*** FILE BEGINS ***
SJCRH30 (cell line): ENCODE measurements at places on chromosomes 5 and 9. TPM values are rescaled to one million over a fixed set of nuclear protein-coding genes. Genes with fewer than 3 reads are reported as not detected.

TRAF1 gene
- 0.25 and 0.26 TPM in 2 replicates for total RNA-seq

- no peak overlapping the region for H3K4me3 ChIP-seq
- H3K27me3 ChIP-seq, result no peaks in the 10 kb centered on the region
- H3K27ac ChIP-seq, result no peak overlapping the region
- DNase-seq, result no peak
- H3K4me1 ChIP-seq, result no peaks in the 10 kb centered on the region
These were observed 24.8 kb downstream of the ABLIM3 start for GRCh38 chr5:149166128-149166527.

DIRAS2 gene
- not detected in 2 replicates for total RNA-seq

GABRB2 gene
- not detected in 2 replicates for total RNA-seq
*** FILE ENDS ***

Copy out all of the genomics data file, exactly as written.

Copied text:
SJCRH30 (cell line): ENCODE measurements at places on chromosomes 5 and 9. TPM values are rescaled to one million over a fixed set of nuclear protein-coding genes. Genes with fewer than 3 reads are reported as not detected.

TRAF1 gene
- 0.25 and 0.26 TPM in 2 replicates for total RNA-seq

- no peak overlapping the region for H3K4me3 ChIP-seq
- H3K27me3 ChIP-seq, result no peaks in the 10 kb centered on the region
- H3K27ac ChIP-seq, result no peak overlapping the region
- DNase-seq, result no peak
- H3K4me1 ChIP-seq, result no peaks in the 10 kb centered on the region
These were observed 24.8 kb downstream of the ABLIM3 start for GRCh38 chr5:149166128-149166527.

DIRAS2 gene
- not detected in 2 replicates for total RNA-seq

GABRB2 gene
- not detected in 2 replicates for total RNA-seq